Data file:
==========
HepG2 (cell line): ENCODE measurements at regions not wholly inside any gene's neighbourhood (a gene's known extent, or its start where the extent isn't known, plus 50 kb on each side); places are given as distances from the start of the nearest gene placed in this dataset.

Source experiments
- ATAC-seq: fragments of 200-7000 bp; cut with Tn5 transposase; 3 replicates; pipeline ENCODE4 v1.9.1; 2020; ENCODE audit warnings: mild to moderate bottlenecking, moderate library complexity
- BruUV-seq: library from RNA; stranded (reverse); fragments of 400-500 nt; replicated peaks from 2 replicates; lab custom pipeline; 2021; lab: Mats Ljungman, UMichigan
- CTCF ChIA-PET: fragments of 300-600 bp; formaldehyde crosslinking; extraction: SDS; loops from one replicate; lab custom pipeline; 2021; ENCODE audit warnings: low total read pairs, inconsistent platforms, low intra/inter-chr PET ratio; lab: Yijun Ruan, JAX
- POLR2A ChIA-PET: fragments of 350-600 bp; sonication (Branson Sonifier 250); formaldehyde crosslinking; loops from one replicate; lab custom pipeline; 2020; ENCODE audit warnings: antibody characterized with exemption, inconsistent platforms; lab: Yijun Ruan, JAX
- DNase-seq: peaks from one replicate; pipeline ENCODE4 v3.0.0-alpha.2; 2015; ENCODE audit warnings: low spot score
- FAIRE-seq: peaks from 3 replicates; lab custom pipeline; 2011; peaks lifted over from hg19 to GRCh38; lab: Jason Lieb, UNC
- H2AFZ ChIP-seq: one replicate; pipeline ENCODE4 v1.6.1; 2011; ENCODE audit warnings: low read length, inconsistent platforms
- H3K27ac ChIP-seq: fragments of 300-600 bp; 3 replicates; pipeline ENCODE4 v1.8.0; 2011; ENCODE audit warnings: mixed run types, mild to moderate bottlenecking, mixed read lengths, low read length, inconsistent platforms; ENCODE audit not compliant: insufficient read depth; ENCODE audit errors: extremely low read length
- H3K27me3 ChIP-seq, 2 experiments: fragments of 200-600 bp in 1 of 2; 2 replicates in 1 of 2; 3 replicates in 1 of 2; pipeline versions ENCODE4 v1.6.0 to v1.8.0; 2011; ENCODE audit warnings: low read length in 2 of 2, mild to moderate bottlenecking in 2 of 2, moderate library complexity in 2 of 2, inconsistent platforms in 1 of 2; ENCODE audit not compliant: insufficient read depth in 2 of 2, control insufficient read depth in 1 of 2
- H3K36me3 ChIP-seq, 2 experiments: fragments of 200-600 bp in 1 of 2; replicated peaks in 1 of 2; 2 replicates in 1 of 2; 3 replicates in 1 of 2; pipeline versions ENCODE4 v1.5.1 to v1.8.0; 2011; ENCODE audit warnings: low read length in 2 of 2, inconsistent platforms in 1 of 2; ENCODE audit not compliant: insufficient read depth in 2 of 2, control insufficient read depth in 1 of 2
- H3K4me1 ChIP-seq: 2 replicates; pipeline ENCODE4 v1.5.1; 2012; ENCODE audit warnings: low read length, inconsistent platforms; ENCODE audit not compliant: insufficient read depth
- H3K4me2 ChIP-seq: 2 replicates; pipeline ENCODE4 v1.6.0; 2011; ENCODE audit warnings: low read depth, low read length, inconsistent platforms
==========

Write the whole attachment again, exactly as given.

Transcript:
HepG2 (cell line): ENCODE measurements at regions not wholly inside any gene's neighbourhood (a gene's known extent, or its start where the extent isn't known, plus 50 kb on each side); places are given as distances from the start of the nearest gene placed in this dataset.

Source experiments
- ATAC-seq: fragments of 200-7000 bp; cut with Tn5 transposase; 3 replicates; pipeline ENCODE4 v1.9.1; 2020; ENCODE audit warnings: mild to moderate bottlenecking, moderate library complexity
- BruUV-seq: library from RNA; stranded (reverse); fragments of 400-500 nt; replicated peaks from 2 replicates; lab custom pipeline; 2021; lab: Mats Ljungman, UMichigan
- CTCF ChIA-PET: fragments of 300-600 bp; formaldehyde crosslinking; extraction: SDS; loops from one replicate; lab custom pipeline; 2021; ENCODE audit warnings: low total read pairs, inconsistent platforms, low intra/inter-chr PET ratio; lab: Yijun Ruan, JAX
- POLR2A ChIA-PET: fragments of 350-600 bp; sonication (Branson Sonifier 250); formaldehyde crosslinking; loops from one replicate; lab custom pipeline; 2020; ENCODE audit warnings: antibody characterized with exemption, inconsistent platforms; lab: Yijun Ruan, JAX
- DNase-seq: peaks from one replicate; pipeline ENCODE4 v3.0.0-alpha.2; 2015; ENCODE audit warnings: low spot score
- FAIRE-seq: peaks from 3 replicates; lab custom pipeline; 2011; peaks lifted over from hg19 to GRCh38; lab: Jason Lieb, UNC
- H2AFZ ChIP-seq: one replicate; pipeline ENCODE4 v1.6.1; 2011; ENCODE audit warnings: low read length, inconsistent platforms
- H3K27ac ChIP-seq: fragments of 300-600 bp; 3 replicates; pipeline ENCODE4 v1.8.0; 2011; ENCODE audit warnings: mixed run types, mild to moderate bottlenecking, mixed read lengths, low read length, inconsistent platforms; ENCODE audit not compliant: insufficient read depth; ENCODE audit errors: extremely low read length
- H3K27me3 ChIP-seq, 2 experiments: fragments of 200-600 bp in 1 of 2; 2 replicates in 1 of 2; 3 replicates in 1 of 2; pipeline versions ENCODE4 v1.6.0 to v1.8.0; 2011; ENCODE audit warnings: low read length in 2 of 2, mild to moderate bottlenecking in 2 of 2, moderate library complexity in 2 of 2, inconsistent platforms in 1 of 2; ENCODE audit not compliant: insufficient read depth in 2 of 2, control insufficient read depth in 1 of 2
- H3K36me3 ChIP-seq, 2 experiments: fragments of 200-600 bp in 1 of 2; replicated peaks in 1 of 2; 2 replicates in 1 of 2; 3 replicates in 1 of 2; pipeline versions ENCODE4 v1.5.1 to v1.8.0; 2011; ENCODE audit warnings: low read length in 2 of 2, inconsistent platforms in 1 of 2; ENCODE audit not compliant: insufficient read depth in 2 of 2, control insufficient read depth in 1 of 2
- H3K4me1 ChIP-seq: 2 replicates; pipeline ENCODE4 v1.5.1; 2012; ENCODE audit warnings: low read length, inconsistent platforms; ENCODE audit not compliant: insufficient read depth
- H3K4me2 ChIP-seq: 2 replicates; pipeline ENCODE4 v1.6.0; 2011; ENCODE audit warnings: low read depth, low read length, inconsistent platforms